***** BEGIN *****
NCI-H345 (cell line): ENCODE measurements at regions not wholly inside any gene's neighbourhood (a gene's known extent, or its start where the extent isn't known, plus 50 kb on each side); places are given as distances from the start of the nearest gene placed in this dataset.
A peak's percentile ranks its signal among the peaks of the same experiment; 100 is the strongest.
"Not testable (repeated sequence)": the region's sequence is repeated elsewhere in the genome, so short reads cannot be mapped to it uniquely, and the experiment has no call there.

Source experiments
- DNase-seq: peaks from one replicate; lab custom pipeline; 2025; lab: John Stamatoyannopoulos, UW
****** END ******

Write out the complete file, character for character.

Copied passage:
NCI-H345 (cell line): ENCODE measurements at regions not wholly inside any gene's neighbourhood (a gene's known extent, or its start where the extent isn't known, plus 50 kb on each side); places are given as distances from the start of the nearest gene placed in this dataset.
A peak's percentile ranks its signal among the peaks of the same experiment; 100 is the strongest.
"Not testable (repeated sequence)": the region's sequence is repeated elsewhere in the genome, so short reads cannot be mapped to it uniquely, and the experiment has no call there.

Source experiments
- DNase-seq: peaks from one replicate; lab custom pipeline; 2025; lab: John Stamatoyannopoulos, UW